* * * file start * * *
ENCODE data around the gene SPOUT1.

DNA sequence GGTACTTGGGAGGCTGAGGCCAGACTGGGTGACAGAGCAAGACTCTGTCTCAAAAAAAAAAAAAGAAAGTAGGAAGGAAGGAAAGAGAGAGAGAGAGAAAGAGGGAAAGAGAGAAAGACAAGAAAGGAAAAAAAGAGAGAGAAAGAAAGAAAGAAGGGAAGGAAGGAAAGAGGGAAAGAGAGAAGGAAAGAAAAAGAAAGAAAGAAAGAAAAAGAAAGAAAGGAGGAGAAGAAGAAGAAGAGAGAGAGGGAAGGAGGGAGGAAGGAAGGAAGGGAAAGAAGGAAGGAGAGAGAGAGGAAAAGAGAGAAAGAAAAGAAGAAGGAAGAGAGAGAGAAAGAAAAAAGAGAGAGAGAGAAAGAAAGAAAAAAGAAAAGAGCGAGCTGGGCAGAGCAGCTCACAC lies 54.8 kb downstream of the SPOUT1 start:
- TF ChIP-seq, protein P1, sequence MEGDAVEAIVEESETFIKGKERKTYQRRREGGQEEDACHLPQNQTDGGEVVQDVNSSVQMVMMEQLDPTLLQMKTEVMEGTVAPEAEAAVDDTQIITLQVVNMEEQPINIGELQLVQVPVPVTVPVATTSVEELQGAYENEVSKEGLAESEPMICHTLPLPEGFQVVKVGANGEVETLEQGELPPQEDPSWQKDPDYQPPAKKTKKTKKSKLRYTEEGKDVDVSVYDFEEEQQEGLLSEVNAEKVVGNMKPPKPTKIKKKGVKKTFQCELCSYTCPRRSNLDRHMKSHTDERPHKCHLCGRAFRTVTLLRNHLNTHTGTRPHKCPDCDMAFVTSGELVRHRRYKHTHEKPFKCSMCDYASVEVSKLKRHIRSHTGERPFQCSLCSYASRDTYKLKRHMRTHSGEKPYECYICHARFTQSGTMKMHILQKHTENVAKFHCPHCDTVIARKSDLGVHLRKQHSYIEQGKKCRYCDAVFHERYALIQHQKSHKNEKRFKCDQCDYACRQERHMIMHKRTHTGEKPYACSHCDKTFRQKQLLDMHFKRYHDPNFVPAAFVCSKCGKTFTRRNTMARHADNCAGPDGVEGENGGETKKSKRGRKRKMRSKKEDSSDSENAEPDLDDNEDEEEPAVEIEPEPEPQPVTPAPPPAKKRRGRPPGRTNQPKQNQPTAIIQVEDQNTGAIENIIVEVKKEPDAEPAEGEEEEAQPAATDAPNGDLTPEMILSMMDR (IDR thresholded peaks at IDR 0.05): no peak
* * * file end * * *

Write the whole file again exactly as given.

ENCODE data around the gene SPOUT1.

DNA sequence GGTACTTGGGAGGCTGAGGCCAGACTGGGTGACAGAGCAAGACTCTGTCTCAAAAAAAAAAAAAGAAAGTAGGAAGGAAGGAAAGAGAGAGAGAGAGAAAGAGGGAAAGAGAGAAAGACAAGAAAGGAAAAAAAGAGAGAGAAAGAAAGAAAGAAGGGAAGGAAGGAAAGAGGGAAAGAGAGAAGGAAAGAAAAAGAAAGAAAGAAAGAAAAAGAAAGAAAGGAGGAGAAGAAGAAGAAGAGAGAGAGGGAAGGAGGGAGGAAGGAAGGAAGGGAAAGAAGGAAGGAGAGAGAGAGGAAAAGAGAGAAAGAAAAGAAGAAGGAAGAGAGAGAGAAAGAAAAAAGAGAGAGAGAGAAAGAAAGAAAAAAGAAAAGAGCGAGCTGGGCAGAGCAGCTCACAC lies 54.8 kb downstream of the SPOUT1 start:
- TF ChIP-seq, protein P1, sequence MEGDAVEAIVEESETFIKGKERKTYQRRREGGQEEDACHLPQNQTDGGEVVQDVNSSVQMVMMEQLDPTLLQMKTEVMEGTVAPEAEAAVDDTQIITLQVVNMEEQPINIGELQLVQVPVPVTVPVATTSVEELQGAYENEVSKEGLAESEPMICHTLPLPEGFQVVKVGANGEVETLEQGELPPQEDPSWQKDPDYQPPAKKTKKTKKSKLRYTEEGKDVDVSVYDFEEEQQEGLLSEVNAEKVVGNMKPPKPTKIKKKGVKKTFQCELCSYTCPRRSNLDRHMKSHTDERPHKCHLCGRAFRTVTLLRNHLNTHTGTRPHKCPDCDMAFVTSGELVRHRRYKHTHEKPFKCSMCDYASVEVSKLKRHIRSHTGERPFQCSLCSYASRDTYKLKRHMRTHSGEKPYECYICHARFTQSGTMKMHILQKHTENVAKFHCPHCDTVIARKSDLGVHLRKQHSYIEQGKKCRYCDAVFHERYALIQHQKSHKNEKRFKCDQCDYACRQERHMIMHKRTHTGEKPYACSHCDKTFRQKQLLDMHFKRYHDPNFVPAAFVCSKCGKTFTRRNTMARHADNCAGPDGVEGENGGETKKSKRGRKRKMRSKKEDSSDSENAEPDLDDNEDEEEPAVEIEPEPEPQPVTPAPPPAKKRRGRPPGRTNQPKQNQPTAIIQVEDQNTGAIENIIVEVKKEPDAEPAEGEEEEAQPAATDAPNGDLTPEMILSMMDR (IDR thresholded peaks at IDR 0.05): no peak